If a taxpayer borrows money, the borrowed funds are not included in the taxpayer’s gross income. That treatment is proper even though the taxpayer has increased his assets by the amount he borrowed since he has also has created a corresponding liability to pay back the loan. The taxpayer’s net wealth has not increased. The more difficult and interesting questions arise when the taxpayer fails to repay the loan. At first blush, it would appear that upon cancellation of a loan, the taxpayer should have income for the amount that was canceled. However, the current tax treatment that simple. A number of exceptions exist to the straightforward treatment under which the cancellation requires the taxpayer to recognize income. Some of those exceptions reflect an application of normal tax principles while others exist for programmatic purposes. Those exceptions make the tax treatment of cancellation of debt particularly complex.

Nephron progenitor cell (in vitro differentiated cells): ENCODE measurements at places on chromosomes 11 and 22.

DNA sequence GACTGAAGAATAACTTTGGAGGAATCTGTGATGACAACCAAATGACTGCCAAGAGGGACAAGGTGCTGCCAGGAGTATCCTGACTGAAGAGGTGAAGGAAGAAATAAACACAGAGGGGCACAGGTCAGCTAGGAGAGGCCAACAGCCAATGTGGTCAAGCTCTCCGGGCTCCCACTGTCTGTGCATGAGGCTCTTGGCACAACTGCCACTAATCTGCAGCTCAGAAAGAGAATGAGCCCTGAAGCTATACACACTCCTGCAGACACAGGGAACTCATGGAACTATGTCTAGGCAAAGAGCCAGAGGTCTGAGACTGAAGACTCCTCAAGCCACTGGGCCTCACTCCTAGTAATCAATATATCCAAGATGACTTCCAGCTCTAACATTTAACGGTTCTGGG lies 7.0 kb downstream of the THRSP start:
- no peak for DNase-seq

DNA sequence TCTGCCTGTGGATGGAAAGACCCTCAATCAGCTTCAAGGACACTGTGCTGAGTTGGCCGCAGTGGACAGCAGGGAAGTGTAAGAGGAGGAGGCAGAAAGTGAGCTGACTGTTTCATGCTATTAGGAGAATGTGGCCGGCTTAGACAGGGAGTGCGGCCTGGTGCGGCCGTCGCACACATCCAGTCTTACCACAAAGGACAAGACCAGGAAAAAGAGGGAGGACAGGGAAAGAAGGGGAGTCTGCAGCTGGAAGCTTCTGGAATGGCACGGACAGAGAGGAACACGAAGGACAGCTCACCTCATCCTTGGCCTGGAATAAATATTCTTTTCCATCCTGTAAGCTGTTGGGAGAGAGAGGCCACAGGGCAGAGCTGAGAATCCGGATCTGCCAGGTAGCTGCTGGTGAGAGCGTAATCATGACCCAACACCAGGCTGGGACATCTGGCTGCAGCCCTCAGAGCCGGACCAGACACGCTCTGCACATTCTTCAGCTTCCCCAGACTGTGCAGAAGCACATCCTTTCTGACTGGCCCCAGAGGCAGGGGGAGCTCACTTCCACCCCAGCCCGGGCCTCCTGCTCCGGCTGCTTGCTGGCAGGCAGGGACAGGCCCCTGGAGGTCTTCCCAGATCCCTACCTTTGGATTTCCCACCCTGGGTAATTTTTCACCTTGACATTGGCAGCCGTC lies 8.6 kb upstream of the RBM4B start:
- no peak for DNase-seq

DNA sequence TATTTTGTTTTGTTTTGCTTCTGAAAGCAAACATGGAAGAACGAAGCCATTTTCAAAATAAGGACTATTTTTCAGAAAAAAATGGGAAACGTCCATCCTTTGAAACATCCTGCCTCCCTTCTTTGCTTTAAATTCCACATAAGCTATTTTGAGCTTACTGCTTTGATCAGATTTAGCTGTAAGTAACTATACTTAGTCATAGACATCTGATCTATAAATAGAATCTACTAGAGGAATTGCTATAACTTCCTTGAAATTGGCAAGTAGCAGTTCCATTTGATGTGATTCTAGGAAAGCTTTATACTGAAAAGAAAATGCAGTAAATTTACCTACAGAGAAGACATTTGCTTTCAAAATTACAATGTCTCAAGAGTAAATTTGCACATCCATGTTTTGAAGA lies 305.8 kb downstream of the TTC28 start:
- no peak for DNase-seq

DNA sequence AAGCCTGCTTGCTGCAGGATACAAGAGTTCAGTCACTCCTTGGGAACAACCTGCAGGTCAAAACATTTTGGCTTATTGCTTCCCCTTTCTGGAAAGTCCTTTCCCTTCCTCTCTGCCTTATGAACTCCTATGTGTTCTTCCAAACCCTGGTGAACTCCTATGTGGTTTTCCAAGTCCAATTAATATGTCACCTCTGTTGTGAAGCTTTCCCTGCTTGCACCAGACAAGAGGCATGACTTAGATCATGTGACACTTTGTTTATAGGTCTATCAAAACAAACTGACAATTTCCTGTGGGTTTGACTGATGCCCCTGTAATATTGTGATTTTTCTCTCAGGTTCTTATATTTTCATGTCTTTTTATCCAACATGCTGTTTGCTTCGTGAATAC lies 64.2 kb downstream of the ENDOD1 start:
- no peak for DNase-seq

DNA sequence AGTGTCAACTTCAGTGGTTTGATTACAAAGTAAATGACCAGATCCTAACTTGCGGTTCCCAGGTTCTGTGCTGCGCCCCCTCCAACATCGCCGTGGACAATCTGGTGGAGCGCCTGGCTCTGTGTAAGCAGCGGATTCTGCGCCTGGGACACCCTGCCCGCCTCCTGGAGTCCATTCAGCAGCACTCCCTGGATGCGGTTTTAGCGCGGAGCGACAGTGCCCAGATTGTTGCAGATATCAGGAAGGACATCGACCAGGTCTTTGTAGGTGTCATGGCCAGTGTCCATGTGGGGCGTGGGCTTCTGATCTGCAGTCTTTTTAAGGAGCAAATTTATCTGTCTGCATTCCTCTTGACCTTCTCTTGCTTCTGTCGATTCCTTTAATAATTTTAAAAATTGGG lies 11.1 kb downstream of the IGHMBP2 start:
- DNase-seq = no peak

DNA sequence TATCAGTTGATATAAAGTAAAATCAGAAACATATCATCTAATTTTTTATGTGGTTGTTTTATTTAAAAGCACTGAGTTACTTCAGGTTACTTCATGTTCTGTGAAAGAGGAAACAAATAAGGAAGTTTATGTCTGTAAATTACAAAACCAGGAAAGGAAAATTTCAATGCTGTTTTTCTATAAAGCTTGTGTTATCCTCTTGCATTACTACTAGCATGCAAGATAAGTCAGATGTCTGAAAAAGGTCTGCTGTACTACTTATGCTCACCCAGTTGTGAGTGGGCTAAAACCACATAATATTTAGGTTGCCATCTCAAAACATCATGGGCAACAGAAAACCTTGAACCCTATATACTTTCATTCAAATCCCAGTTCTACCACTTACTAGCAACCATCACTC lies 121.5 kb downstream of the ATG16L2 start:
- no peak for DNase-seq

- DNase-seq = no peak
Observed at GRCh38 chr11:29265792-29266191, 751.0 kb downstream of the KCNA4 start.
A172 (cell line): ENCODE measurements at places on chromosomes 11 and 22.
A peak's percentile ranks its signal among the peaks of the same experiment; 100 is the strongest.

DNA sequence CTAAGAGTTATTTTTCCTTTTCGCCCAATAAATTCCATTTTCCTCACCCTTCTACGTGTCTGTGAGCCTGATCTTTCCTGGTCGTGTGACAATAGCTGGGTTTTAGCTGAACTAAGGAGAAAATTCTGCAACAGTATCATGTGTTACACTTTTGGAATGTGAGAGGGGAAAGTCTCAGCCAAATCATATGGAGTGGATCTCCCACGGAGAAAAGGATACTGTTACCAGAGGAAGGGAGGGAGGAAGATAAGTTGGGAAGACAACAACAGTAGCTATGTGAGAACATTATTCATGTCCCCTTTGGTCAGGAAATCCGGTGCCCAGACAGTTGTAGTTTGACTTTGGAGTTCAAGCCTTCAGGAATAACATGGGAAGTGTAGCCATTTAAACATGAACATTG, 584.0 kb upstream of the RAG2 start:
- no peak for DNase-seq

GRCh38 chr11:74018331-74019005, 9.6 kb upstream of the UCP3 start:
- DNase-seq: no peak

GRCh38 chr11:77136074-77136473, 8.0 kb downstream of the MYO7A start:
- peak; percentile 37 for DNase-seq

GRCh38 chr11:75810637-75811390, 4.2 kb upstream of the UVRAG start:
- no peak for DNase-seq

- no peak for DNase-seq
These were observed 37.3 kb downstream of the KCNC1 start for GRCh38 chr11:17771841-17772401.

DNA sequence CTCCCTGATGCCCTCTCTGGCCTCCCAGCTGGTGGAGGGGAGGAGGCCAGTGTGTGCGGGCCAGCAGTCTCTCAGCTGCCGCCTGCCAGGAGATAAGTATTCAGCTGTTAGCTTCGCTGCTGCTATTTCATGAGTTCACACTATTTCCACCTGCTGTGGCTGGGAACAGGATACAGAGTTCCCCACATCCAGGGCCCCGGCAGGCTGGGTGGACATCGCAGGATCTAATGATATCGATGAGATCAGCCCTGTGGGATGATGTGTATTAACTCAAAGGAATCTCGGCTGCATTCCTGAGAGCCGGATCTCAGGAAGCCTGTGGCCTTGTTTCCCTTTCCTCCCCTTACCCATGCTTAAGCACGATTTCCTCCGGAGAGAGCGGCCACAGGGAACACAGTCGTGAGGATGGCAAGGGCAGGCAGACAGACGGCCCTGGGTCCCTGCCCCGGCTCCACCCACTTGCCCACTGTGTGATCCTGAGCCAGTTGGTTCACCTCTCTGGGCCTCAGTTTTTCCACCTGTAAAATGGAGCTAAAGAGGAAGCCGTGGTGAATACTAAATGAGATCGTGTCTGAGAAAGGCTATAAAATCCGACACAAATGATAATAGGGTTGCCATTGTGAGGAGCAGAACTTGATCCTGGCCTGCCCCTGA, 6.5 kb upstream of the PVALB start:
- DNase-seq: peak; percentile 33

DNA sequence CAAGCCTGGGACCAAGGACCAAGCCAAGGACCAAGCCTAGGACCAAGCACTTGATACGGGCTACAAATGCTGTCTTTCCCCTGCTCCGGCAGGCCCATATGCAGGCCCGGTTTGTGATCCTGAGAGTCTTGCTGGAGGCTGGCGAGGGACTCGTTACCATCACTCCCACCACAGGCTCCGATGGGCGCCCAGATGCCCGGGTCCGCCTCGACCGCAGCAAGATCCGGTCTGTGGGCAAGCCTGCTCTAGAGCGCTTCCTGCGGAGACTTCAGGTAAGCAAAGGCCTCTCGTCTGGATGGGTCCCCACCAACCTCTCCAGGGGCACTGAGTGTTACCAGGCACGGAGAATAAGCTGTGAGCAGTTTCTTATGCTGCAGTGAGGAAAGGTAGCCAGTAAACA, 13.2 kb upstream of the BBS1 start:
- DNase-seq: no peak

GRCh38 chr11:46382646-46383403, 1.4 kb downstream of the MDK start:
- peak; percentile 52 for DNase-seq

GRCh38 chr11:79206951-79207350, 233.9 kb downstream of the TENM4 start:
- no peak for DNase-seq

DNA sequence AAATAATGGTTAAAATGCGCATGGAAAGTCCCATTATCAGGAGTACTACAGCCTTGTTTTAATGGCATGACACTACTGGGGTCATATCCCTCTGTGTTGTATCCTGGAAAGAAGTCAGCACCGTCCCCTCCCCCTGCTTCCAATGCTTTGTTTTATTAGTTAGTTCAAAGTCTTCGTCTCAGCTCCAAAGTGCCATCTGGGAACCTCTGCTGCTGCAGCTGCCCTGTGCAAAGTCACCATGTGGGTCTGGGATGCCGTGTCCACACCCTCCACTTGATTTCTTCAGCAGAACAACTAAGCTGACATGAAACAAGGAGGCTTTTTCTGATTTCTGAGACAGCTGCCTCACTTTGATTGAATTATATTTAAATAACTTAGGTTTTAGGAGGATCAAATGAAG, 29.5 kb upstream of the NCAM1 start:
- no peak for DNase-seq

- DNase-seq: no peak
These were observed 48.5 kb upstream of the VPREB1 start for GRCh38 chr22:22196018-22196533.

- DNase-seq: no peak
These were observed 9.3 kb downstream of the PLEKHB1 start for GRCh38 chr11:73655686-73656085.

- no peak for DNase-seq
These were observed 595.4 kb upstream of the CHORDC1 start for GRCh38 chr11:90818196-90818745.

The goal of this Article is to set out the tax treatment of cancellation of debt, including the many exceptions that apply. It reviews the history of the cancellation of debt rules which help explain how we arrived at the current treatment. It covers the current statutory treatment of cancellation of debt as well as the many common law rules (such as the transactional approach and the tax benefit rule) that apply.